Will 802.11g speed brecut down by 801.11b

Unanswered Question

Let say there are currently 5 user connected to a cisco 802.11b/g capable ap using the x.11g(54mbps) and if a user whose hardware only can support x.11b(11mbps). By that using conneting thru .11b will the rest of the 5 users whose speed is 54mbps be cut back to 11mbps.

From what i presume is no, but the last post from this thread (the link below) seem to seem to indicate that those 5 user on 54mbps will be cut down.

I have this problem too.
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john.preves Tue, 03/27/2007 - 18:43

Yes you will suffer severe throughput degredation..,

This is part of a post I saved that may help....

I used to have a white paper on what happens when a B client is introduced into a G network and how packet bursting would increase throughput for the G clients that would have explained everything clearly for you, but I can't find it so I'll have to try and explain it.

An access point will allow each node to transmit (or receive) one packet at a time and generally these packets are the same length, let's say for example 1000 bits long. At 11Mbps a B client will transmit this packet in 91 microseconds and at 54Mbps a G client will transmit the same packet in 19 usec.

In a system with a 802.11g AP and one G client and one B client alternating transmissions you would see 2000 bits transmitted every 110 usec which works out to about 18Mbps average for the system, much slower than the 54Mbps you'd see in a G only system.

Now if you allow packet bursting for the G client (send 3 packets at a time instead of 1), you'd send 4000 bits in 148usec which works out to 27Mbps average for the same system.

Keep in mind of course that each packet is only 50-60% data and the rest is overhead (header information, control bits, error correction, etc.) so the actual data throughput is lower. This is why you only see 4-6Mbps data rates for 802.11b systems and 20-30Mbps data throughput for 802.11g or a systems. Not to mention RTS/CTS frames, acknowledgement frames, etc. that lower throughput...

rob.huffman Wed, 03/28/2007 - 05:35

Hi Jeffrey,

Here is some added info to John's excellent post (5 points from me on this one John :)

The throughput provided by 802.11g networks is dependent upon a number of environmental and application factors, chief amongst them being whether or not the 802.11g network is supporting legacy 802.11b clients.

802.11 networks use Carrier Sense Multiple Access with Collision Avoidance (CSMA/CA), a media access method similar to that of shared Ethernet. Also, 802.11b devices, which share the same 2.4 GHz band as 802.11g, have no means of detecting OFDM transmissions. Although 802.11b devices can sense "noise" in the 2.4-GHz band via their Clear Channel Assessment (CCA) capabilities, they cannot decode any data, management, or control packets sent via OFDM. Given this, the 802.11g standard includes protection mechanisms to provide for coexistence and backward compatibility.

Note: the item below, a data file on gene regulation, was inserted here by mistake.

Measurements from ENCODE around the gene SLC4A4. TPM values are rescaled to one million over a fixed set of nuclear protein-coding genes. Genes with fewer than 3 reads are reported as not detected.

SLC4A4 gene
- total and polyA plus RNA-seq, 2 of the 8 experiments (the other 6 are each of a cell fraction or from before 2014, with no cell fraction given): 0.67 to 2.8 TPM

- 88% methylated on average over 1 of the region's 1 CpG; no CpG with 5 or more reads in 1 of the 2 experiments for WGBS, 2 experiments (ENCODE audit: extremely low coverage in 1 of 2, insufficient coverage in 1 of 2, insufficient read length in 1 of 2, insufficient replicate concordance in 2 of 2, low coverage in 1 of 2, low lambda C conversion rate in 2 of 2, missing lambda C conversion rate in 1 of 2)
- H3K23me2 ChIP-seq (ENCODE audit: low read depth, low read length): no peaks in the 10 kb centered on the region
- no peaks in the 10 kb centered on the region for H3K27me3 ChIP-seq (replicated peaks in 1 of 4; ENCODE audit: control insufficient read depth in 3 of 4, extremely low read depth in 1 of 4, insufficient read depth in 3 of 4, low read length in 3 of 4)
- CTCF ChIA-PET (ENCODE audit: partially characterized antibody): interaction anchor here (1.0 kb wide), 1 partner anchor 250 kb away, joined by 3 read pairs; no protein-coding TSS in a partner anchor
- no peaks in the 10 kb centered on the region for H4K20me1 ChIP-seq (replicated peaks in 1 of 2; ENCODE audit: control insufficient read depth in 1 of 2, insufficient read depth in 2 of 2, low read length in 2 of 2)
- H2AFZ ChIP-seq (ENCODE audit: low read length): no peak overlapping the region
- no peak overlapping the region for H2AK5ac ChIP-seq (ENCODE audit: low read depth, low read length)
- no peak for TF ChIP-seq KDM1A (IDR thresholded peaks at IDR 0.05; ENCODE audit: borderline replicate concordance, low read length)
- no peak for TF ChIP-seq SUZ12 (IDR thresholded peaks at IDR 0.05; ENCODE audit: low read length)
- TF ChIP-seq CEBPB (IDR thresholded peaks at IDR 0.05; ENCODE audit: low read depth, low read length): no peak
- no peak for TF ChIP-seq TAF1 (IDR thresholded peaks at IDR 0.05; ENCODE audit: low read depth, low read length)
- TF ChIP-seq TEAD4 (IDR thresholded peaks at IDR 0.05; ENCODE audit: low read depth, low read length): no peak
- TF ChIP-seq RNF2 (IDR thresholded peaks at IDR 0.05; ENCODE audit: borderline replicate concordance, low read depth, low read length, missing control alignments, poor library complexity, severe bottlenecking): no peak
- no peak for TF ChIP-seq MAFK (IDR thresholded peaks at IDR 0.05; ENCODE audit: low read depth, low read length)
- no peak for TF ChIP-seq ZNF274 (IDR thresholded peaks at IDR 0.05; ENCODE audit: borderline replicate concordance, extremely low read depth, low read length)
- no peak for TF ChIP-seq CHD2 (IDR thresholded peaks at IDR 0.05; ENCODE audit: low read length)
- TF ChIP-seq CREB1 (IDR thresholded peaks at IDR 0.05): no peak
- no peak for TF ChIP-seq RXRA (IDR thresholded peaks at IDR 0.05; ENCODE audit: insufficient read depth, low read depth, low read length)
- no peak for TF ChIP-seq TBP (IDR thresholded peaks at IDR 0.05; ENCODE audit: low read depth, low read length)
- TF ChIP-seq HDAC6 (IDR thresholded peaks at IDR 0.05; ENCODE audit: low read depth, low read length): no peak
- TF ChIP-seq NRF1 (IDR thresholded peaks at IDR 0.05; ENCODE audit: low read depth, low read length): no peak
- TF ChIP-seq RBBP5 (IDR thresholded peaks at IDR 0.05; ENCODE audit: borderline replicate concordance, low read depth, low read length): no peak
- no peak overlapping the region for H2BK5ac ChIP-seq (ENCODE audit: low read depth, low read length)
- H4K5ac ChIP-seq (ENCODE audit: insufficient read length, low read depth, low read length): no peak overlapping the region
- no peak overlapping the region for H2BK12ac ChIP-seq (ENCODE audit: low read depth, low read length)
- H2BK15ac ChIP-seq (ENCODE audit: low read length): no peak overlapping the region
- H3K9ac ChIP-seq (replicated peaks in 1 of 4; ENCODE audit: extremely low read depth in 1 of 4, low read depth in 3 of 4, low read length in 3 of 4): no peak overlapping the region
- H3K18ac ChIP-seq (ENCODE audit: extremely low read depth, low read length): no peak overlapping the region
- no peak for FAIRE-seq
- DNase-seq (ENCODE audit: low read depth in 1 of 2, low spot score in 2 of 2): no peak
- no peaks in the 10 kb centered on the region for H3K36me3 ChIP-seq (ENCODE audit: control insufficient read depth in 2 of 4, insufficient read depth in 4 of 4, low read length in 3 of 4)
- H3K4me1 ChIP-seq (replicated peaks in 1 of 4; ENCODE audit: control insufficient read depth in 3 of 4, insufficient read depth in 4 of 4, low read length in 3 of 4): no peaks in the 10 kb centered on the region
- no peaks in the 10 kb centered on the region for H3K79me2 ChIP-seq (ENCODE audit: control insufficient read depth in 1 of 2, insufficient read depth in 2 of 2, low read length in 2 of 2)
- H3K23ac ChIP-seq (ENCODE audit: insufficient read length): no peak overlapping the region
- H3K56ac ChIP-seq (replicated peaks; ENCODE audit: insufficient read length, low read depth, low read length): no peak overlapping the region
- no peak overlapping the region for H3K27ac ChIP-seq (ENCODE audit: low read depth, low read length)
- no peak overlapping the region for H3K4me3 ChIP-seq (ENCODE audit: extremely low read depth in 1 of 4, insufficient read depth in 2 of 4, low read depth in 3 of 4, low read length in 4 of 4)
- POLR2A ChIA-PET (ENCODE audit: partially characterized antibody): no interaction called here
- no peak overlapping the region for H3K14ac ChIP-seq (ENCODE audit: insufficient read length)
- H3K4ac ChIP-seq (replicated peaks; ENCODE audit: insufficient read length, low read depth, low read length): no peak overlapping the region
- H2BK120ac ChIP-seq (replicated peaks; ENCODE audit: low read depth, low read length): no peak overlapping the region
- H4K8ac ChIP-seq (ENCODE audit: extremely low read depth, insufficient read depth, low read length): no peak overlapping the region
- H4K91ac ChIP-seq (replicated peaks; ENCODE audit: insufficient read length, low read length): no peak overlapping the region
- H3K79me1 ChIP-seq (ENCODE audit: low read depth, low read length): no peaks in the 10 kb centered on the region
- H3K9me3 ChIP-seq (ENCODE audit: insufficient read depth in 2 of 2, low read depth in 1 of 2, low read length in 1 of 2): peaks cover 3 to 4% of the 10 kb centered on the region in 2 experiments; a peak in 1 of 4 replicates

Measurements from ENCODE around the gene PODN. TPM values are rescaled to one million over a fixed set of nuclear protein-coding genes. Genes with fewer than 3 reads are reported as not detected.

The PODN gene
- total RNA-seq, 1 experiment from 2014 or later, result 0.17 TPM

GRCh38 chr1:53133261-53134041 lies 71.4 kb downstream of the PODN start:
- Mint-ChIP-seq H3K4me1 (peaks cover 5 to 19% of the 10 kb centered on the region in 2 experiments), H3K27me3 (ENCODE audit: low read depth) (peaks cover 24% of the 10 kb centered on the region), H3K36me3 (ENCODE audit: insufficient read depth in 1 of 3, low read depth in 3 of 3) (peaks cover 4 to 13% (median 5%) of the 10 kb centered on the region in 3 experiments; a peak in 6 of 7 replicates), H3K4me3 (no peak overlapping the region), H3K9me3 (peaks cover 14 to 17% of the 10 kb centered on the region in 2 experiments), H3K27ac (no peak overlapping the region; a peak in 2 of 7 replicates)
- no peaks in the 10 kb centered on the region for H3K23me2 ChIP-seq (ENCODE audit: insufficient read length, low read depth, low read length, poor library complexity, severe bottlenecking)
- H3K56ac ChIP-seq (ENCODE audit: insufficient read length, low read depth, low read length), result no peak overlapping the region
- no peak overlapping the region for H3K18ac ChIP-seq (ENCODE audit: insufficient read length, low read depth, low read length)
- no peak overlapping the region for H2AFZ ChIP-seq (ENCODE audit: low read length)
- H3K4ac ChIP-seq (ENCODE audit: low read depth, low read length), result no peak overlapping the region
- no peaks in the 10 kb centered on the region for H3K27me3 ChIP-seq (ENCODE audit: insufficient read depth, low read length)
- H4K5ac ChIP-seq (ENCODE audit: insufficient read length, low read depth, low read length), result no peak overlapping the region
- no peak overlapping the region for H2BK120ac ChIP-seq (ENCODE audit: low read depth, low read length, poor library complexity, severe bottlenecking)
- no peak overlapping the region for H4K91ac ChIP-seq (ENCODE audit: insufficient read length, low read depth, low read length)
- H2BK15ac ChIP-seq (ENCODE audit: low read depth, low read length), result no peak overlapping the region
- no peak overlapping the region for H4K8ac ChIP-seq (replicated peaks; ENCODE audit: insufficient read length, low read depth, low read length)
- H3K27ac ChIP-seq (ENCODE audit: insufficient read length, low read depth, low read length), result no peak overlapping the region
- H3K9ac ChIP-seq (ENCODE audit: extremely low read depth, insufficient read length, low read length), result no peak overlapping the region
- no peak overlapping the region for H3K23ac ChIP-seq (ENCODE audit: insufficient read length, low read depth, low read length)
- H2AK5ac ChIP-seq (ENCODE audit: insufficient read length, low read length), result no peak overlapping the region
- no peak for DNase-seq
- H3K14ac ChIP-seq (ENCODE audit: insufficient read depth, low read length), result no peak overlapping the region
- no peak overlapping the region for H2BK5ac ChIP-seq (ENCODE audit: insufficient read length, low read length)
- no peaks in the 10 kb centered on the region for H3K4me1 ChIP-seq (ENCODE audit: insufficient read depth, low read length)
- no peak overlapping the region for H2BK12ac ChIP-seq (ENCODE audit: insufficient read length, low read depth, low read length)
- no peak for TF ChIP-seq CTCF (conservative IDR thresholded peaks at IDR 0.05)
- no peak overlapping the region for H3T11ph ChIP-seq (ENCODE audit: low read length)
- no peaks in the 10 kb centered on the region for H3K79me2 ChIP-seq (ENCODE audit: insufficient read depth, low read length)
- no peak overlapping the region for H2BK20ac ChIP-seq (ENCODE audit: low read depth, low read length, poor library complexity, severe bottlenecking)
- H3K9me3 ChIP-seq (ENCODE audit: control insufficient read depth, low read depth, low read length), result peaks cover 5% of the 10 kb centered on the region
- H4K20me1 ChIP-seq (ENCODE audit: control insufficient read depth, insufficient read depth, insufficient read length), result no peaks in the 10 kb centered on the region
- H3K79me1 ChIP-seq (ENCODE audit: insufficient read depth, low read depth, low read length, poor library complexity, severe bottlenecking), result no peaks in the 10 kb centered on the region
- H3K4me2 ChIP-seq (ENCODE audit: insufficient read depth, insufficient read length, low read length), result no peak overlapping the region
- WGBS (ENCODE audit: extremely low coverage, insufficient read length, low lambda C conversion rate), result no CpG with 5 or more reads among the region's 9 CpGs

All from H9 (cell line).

When 802.11b clients are associated to an 802.11g access point, the access point will turn on a protection mechanism called Request to Send/Clear to Send (RTS/CTS). Originally a mechanism for addressing the "hidden node problem" (a condition where two clients can maintain a link to an access point but, due to distance cannot hear each other), RTS/CTS adds a degree of determinism to the otherwise multiple access network. When RTS/CTS is invoked, clients must first request access to the medium from the access point with an RTS message. Until the access point replies to the client with a CTS message, the client will refrain from accessing the medium and transmitting its data packets. When received by clients other than the one that sent the original RTS, the CTS command is interpreted as a "do not send" command, causing them to refrain from accessing the medium. One can see that this mechanism will preclude 802.11b clients from transmitting simultaneously with an 802.11g client, thereby avoiding collisions that decrease throughput due to retries. One can see that this additional RTS/CTS process adds a significant amount of protocol overhead that also results in a decrease in network throughput.

In addition to RTS/CTS, the 802.11g standard adds one other significant requirement to allow for 802.11b compatibility. In the event that a collision occurs due to simultaneous transmissions (the likelihood of which is greatly reduced due to RTS/CTS), client devices "back off" the network for a random period of time before attempting to access the medium again. The client arrives at this random period of time by selecting from a number of slots, each of which has a fixed duration. For 802.11b, there are 31 slots, each of which are 20 microseconds long. For 802.11a, there are 15 slots, each of which are nine microseconds long. 802.11a generally provides shorter backoff times than does 802.11b, which provides for better performance than 802.11a, particularly as the number of clients in a cell increases. When operating in mixed mode (operating with 802.11b clients associated) the 802.11g network will adopt 802.11b backoff times. When operating without 802.11b clients associated, the 802.11g network will adopt the higher-performance 802.11a backoff times.

When 802.11g-based networks are operating in the absence of legacy 802.11b clients, network throughput is similar to that of 802.11a. With its OFDM means of transmission and 802.11a backoff scheme, 802.11g can essentially be viewed as 802.11a applied to the 2.4-GHz band.

Note that the throughput increase for 802.11g when in mixed-mode operation is relatively modest when compared to 802.11b, and is a fraction of the throughput provided by 802.11g when not supporting legacy clients.

Check out Table 2 in this excellent doc;


Hope this helps!



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